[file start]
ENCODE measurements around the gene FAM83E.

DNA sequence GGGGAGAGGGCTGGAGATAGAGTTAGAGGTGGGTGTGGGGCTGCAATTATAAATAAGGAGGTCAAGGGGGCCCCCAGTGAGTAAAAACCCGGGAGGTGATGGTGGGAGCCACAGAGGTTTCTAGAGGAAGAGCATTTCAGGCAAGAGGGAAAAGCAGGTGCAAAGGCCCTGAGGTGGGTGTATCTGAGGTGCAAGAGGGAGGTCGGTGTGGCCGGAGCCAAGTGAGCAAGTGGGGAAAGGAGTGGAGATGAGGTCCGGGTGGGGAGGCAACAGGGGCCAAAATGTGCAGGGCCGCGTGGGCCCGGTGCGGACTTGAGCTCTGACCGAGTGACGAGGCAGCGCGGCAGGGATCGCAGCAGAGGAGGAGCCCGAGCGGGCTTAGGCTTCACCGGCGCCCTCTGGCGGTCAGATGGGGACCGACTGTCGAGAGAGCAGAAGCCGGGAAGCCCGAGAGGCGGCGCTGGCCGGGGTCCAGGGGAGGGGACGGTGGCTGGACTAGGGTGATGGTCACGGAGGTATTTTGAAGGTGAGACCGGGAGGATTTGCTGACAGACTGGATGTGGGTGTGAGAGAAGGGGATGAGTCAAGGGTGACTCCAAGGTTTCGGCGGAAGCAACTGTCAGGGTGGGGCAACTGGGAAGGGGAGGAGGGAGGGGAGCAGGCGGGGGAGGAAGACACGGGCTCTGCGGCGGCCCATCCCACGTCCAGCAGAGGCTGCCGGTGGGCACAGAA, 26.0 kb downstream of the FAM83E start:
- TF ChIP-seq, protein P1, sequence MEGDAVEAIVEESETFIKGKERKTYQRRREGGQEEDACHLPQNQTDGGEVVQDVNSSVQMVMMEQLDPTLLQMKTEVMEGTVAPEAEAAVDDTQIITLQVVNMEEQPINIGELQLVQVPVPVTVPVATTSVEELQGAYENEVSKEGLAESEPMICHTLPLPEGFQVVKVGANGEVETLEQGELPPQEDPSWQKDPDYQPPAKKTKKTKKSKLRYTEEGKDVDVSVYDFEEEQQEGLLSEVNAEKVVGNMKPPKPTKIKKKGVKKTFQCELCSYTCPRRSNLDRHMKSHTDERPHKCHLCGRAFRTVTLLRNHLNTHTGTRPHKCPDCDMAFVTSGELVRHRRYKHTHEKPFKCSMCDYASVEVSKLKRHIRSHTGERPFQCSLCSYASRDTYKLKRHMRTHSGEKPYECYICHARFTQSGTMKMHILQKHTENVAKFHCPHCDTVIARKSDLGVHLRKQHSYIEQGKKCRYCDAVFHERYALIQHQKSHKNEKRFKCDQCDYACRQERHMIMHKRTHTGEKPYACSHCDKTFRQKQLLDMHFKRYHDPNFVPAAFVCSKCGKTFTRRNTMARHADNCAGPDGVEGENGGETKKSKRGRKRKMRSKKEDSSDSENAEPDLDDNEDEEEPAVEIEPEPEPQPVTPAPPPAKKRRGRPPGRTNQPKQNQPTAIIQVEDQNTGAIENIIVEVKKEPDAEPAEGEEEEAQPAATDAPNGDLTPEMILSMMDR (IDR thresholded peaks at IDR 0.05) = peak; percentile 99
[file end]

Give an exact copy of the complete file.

ENCODE measurements around the gene FAM83E.

DNA sequence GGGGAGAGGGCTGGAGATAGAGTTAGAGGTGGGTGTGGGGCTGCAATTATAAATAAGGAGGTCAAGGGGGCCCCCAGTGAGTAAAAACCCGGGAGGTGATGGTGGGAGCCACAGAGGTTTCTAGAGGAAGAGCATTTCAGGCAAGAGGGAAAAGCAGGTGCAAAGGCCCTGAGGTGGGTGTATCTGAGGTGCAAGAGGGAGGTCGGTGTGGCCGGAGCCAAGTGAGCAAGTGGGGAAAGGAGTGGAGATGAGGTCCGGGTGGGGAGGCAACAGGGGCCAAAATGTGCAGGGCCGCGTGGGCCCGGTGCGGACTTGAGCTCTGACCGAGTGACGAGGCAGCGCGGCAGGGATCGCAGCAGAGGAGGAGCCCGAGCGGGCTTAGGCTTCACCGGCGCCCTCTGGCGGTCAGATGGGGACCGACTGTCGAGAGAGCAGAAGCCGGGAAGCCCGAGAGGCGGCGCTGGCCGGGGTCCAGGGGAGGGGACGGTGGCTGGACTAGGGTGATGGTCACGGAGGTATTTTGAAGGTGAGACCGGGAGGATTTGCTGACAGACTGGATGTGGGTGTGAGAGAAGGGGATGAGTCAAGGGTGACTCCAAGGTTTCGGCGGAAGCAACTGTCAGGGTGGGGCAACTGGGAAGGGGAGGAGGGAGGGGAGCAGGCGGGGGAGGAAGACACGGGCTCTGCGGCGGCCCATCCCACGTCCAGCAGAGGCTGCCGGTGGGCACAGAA, 26.0 kb downstream of the FAM83E start:
- TF ChIP-seq, protein P1, sequence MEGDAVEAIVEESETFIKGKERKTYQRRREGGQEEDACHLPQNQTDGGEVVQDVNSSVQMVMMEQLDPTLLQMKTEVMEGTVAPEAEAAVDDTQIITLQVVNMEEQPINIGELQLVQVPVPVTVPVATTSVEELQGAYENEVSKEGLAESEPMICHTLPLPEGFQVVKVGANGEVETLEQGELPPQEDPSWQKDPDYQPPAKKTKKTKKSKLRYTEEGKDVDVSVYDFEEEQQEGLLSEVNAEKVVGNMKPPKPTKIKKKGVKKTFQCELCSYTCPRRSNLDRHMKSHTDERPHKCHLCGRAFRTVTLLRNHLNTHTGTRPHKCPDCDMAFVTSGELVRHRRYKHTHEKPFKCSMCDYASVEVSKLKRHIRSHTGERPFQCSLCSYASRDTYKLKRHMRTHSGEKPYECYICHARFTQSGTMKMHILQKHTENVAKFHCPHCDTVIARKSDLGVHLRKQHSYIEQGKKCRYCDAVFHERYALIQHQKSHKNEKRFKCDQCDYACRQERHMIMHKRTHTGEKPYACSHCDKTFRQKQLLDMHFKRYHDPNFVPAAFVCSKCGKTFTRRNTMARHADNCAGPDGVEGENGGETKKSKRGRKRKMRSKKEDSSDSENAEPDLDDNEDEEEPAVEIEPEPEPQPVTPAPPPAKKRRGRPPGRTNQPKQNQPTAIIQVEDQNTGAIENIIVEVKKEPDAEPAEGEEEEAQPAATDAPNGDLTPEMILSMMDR (IDR thresholded peaks at IDR 0.05) = peak; percentile 99